Despite overwhelming opposition, trail hunts will continue on National Trust land

We were disappointed on Saturday to see the National Trust miss the opportunity to take a strong stance to protect British wildlife, when it failed to sufficiently back a motion to ban trail hunting on its properties.

Last month, we let you know about a group of animal-loving members of the National Trust who proposed a motion to ban trail hunting on land owned by the organisation. We encouraged other National Trust members to use their vote to support this motion.

The vote took place at the Trust’s AGM over the weekend, where the member who proposed the motion, Helen Beynon, spoke powerfully about her first-hand observations of trail hunting, highlighting not just the damage to hares, deer and foxes but also to the hounds involved.

The vote attracted far more attention than usual, with over 61,000 members having their say. To put this into context, this is more votes than were cast in the previous two years combined!  The vote was exceptionally close, but, unfortunately, the motion was voted down by just 299 votes. In fact, a majority of people who actively cast their vote supported a ban on trail hunting – but so-called ‘discretionary’ votes, many of them cast by the chair on behalf of people who couldn’t be at the meeting, led to the motion being rejected.

Sadly it looks like the National Trust board’s refusal to support this motion, despite the general will of the membership, means that foxes will almost certainly continue to be killed on National Trust land.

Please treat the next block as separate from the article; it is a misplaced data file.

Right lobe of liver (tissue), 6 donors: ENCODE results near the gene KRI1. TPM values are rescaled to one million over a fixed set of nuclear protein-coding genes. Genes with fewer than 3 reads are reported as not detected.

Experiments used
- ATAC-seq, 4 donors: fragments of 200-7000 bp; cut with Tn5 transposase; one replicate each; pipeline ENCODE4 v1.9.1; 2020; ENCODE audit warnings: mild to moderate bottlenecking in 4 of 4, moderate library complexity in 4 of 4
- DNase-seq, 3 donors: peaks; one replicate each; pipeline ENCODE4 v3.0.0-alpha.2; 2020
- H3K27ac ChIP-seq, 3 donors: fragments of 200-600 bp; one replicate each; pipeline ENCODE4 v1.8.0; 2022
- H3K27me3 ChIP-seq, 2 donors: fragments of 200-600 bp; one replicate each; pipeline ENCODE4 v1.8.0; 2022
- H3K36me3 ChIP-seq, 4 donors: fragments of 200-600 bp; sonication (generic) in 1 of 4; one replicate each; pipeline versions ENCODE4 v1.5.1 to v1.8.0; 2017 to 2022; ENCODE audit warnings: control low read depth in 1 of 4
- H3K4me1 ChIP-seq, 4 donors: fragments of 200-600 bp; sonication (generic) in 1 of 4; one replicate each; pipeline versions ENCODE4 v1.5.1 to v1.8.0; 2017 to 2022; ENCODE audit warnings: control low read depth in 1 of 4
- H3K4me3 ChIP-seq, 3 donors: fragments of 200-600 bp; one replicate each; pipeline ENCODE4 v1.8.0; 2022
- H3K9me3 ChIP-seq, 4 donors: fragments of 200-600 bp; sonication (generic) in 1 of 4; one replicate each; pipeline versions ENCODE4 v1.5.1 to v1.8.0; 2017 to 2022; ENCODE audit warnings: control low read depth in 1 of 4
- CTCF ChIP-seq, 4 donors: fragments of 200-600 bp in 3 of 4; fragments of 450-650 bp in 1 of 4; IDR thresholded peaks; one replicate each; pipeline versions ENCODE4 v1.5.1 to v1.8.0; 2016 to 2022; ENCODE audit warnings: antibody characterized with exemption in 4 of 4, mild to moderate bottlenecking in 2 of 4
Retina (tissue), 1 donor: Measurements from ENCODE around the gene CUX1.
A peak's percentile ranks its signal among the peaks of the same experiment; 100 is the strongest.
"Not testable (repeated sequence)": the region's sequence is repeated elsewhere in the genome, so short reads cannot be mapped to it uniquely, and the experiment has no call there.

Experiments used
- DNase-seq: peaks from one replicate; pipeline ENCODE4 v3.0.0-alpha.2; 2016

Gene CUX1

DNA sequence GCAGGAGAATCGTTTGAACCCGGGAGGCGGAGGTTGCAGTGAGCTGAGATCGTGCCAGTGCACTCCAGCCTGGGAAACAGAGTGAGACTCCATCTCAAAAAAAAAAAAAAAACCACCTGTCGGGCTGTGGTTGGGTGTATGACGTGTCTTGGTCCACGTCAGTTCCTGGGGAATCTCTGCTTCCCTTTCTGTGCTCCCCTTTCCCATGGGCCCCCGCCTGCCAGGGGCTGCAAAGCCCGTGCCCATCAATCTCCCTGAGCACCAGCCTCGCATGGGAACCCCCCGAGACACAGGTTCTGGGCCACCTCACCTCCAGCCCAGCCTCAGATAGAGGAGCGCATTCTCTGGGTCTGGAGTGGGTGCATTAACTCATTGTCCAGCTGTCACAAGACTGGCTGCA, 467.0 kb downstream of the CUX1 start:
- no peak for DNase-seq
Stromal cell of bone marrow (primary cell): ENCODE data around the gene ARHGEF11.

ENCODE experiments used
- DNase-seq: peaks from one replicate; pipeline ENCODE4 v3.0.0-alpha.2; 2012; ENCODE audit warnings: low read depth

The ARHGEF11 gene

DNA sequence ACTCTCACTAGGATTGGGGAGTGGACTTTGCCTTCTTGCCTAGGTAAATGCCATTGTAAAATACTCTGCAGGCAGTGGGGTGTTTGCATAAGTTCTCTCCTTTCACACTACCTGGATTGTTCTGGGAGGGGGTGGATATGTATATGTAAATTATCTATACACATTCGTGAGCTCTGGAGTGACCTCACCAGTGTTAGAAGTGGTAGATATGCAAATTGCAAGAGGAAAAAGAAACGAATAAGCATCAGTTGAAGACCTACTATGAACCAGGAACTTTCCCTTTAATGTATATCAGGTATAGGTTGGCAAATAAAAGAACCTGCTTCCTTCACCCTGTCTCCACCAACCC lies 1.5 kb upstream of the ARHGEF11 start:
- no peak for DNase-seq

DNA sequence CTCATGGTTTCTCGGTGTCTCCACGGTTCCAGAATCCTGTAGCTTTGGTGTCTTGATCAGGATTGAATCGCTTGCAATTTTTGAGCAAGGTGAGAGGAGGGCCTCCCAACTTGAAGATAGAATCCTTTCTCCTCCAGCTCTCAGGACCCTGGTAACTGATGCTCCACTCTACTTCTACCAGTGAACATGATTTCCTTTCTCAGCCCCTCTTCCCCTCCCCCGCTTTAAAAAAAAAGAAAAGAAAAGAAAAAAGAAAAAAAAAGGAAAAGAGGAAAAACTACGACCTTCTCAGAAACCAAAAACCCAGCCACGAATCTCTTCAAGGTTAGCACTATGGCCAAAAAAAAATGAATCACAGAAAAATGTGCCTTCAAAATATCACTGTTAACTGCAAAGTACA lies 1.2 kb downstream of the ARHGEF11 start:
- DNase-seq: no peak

As our Trail of Lies report revealed, trail hunting is frequently used as a disguise and an alibi for illegal hunting. When fox urine is used as an artificial scent for dogs to track in areas with known wildlife populations, it’s inevitable that foxes will be killed ‘accidentally’ when dogs end up picking up the scent of a live animal. That said, there’s not even evidence that tracks are always being laid in the first place. Supporters of trail hunting argue that it should continue on National Trust land in order to preserve British tradition – yet trail hunting has only existed for 12 years! It was invented after the introduction of the Hunting Act in 2015, so clearly does not qualify as a heritage pursuit.

The silver lining here is that the National Trust has already committed to implement some changes to the way trail hunts can operate on its land. For example, the Trust will now publish the details of planned hunts in advance, and animal-based scents can no longer be used to lay a trail, amongst other measures. Although this doesn’t go as far as an outright ban, we’re pleased to see the Trust has made some concessions to the concerns of its members.

Thank you to everyone who voted, and who helped spread the word about the campaign. You helped bring much-needed attention to this issue, and put huge pressure on the National Trust to change its policies.

We won’t let this setback discourage us. With your support, we’ll keep on campaigning to end cruel, illegal hunts in the UK.

--RH

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